Alaska salmon boasts Marine Stewardship Council label as a marketing tool
Alaska’s salmon industry could get a boost in domestic and world markets from several new and exciting fronts. Alaska salmon is the first U.S. fishery to get the nod from the Marine Stewardship Council, meaning it can boast a showy eco-label from that major environmental group.
The label assures consumers that Alaska salmon are harvested in a sustainable way from a healthy environment, and many businesses and chefs already are touting the label as a selling tool. Alaska salmon and other species may soon be able to boast the organic label when new standards are released, perhaps by the end of the year.
Market analyst Bill Atkinson said wild salmon is gaining in popularity at retail counters in Japan, where new labeling requirements now show whether the product is fresh or previously frozen, wild or farmed, and the area where it comes from.
"In viewing sales activity, consumer preference for wild salmon has become evident," Atkinson said.
The marketing savvy surrounding Copper River salmon and Arctic Keta (chums) has scored high- end, niche markets that now account for 1 percent of the volume, and a whopping 10 percent of the statewide salmon value at the docks. Salmon fishermen and processors elsewhere are striving to mirror those successes by creating "branded" identities for top quality fish from their regions. The Alaska Seafood Marketing Institute is again offering grant money to help those kinds of efforts.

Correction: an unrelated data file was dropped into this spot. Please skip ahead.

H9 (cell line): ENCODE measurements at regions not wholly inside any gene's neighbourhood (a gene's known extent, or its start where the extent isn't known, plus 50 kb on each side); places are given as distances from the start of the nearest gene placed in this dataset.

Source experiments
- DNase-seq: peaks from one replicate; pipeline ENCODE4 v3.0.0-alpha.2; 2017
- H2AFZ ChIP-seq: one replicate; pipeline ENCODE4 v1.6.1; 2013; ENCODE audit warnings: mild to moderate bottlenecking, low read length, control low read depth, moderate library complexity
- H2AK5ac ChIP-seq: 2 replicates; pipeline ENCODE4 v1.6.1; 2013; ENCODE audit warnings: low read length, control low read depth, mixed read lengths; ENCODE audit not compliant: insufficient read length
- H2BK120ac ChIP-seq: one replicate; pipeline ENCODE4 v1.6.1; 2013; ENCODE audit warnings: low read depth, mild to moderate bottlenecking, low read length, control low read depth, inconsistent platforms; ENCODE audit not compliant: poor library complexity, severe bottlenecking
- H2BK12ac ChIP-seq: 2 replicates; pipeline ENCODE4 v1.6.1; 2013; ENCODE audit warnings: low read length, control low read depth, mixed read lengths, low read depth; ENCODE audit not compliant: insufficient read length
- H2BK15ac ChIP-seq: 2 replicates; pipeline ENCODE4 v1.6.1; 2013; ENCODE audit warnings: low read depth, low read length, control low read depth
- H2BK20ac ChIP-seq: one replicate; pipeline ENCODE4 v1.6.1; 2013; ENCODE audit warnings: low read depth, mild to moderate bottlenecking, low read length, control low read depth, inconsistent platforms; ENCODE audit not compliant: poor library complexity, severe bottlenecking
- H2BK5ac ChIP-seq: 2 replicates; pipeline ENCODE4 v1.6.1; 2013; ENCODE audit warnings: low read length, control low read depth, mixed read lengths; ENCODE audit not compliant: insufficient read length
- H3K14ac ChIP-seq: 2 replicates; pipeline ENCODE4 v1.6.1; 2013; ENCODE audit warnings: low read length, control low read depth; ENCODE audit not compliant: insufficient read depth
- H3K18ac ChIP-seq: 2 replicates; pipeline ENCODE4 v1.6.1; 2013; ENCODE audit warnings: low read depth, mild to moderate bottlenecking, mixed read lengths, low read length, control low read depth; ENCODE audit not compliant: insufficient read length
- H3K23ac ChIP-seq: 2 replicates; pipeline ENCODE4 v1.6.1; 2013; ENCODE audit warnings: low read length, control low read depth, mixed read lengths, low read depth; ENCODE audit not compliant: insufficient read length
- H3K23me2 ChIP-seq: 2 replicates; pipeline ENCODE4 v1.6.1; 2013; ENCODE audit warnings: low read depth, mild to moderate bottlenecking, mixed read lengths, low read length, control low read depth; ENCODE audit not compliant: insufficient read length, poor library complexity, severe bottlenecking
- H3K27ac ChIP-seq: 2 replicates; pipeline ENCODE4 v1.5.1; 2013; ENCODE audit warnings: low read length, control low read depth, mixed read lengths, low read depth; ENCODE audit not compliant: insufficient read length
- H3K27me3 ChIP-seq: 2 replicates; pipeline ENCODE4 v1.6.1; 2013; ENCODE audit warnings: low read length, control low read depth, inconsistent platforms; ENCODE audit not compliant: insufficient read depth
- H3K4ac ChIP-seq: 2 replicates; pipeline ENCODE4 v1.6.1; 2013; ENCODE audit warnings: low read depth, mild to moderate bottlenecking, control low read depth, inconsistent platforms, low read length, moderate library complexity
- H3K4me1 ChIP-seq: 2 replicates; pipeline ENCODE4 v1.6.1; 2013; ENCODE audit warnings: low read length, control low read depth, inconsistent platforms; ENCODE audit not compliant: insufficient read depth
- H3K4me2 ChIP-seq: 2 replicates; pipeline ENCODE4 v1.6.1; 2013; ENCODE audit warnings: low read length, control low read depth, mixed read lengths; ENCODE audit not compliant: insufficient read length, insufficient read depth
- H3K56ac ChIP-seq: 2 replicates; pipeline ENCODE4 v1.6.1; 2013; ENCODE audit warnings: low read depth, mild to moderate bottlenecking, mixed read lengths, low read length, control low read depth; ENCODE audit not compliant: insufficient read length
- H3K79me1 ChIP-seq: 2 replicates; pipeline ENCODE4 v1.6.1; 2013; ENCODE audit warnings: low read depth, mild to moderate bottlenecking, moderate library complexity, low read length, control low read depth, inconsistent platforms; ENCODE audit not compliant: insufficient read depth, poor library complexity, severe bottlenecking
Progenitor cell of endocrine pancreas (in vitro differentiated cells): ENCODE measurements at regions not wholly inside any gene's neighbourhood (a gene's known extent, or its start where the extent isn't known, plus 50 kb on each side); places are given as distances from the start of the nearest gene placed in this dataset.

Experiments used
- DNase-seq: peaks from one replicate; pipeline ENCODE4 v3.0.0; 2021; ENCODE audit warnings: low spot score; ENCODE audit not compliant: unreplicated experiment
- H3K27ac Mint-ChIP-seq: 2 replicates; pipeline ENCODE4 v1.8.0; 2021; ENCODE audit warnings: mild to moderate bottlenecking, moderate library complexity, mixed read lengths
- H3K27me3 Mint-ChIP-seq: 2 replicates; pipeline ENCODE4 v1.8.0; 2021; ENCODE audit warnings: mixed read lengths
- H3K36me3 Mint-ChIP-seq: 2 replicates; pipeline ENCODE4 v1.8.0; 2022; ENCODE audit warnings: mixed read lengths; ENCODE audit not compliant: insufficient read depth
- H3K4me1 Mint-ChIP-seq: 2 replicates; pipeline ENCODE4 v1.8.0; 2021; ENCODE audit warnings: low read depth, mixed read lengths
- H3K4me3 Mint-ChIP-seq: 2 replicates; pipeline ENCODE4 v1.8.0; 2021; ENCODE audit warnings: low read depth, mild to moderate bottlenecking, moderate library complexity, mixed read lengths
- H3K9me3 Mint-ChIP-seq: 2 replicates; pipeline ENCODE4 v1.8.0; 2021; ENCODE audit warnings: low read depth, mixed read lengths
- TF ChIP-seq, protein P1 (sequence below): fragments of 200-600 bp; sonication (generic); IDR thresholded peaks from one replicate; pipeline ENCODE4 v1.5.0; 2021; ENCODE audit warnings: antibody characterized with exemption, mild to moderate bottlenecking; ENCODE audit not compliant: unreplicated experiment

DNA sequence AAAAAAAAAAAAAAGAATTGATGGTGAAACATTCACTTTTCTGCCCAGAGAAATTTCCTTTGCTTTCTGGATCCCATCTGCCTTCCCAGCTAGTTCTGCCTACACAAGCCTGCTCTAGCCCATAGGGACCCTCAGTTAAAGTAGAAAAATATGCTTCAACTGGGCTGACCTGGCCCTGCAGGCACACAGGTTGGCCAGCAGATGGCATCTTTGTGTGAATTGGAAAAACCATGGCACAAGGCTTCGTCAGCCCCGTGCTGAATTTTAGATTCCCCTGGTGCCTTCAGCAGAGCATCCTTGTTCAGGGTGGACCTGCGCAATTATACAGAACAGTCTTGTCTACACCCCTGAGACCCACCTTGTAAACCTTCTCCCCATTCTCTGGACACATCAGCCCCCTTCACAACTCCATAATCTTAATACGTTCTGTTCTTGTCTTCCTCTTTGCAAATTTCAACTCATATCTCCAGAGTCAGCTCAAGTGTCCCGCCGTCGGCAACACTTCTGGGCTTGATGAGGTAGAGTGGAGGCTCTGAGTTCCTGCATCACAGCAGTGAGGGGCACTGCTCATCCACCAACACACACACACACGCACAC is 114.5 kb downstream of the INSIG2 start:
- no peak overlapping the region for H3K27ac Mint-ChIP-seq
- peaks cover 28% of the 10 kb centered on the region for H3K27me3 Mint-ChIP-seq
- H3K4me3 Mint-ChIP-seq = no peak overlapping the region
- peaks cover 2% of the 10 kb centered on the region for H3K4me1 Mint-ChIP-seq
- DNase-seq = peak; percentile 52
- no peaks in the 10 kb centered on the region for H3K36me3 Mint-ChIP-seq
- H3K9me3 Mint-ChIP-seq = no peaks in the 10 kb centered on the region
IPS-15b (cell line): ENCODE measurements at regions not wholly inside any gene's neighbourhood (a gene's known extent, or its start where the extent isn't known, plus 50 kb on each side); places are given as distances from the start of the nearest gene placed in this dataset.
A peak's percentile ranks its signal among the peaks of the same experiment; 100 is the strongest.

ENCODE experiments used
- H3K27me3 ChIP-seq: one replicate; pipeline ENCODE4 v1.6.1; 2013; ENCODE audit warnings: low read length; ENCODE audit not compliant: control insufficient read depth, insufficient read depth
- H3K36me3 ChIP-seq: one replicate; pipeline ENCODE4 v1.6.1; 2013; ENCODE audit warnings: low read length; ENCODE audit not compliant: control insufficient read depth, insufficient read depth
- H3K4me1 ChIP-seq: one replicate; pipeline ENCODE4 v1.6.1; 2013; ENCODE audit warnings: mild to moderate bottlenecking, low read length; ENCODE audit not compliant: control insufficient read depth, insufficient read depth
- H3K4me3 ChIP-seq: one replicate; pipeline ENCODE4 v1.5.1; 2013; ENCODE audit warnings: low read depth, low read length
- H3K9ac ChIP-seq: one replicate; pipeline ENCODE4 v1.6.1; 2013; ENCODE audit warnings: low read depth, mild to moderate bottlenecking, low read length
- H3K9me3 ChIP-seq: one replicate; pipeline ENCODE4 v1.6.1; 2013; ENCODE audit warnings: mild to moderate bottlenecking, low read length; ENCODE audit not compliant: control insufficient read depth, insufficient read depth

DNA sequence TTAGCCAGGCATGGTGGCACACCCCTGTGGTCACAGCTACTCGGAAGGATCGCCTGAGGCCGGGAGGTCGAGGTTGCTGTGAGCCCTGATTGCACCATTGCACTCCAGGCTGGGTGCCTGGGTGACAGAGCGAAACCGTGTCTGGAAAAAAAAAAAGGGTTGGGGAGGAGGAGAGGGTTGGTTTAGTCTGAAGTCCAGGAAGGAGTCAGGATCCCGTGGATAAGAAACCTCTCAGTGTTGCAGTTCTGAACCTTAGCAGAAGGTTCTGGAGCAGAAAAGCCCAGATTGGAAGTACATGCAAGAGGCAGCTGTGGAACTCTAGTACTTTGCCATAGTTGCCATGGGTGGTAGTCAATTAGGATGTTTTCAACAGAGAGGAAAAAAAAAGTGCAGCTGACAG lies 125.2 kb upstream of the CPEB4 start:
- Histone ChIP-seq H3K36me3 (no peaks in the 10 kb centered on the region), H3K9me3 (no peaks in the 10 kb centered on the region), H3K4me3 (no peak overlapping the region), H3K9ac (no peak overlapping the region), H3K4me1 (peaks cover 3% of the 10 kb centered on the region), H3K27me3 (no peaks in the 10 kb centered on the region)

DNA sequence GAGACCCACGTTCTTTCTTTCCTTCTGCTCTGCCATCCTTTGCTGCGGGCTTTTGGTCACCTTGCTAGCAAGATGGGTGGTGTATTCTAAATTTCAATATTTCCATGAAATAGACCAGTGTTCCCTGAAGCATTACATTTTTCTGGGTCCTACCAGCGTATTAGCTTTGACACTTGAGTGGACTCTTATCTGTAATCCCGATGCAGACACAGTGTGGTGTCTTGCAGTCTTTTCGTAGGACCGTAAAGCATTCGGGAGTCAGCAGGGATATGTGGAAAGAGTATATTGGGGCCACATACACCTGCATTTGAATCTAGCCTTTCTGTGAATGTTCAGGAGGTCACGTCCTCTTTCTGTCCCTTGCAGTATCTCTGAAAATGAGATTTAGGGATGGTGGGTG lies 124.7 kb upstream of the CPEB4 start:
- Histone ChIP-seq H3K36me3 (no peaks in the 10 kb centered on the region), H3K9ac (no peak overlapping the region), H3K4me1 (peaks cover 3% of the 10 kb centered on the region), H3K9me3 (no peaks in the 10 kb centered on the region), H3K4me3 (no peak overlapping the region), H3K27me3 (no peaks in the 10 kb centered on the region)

Another innovative economic success that bears watching is Alaska’s Community Development Quota program. Since the inception of CDQs in 1992, almost 1,000 jobs have been provided annually for the residents of the 62 rural villages included in the program, with total wages topping $30 million.
"The total assets and number of people employed will continue to grow. Most of the groups have accrued enough assets to bring it home, and they’ve made the foray into local processing and marketing opportunities," said Kate Troll, fisheries specialist with the state Department of Economic Development.
The bigger picture
If Alaska were a nation, it would rank among the top 10 world seafood producers. No matter how badly fish politics and lawsuits gum up the works, Alaska’s seafood industry will continue to be one of the biggest players on our planet. That’s why it’s important to always look "beyond the docks" -- to take a longer-range, global view of the dynamics driving our industry and our markets.
Marketing consultant Howard Johnson believes it’s simply a matter of seeing it as "an ocean half full, or half empty." In his eighth annual "Report on the United States Seafood Industry," Johnson said that after crunching all the numbers, it appears likely that there are still growth opportunities for the U.S. seafood industry.
"A modest recovery of domestic capture fishery production, coupled with increases in aquaculture and net trade (more imports than exports) should maintain pace with population growth. ... The future looks promising for continued supplies to the U.S. market," Johnson predicted.
Any declines in capture fisheries will be offset by continued increases in aquaculture production, the report concluded.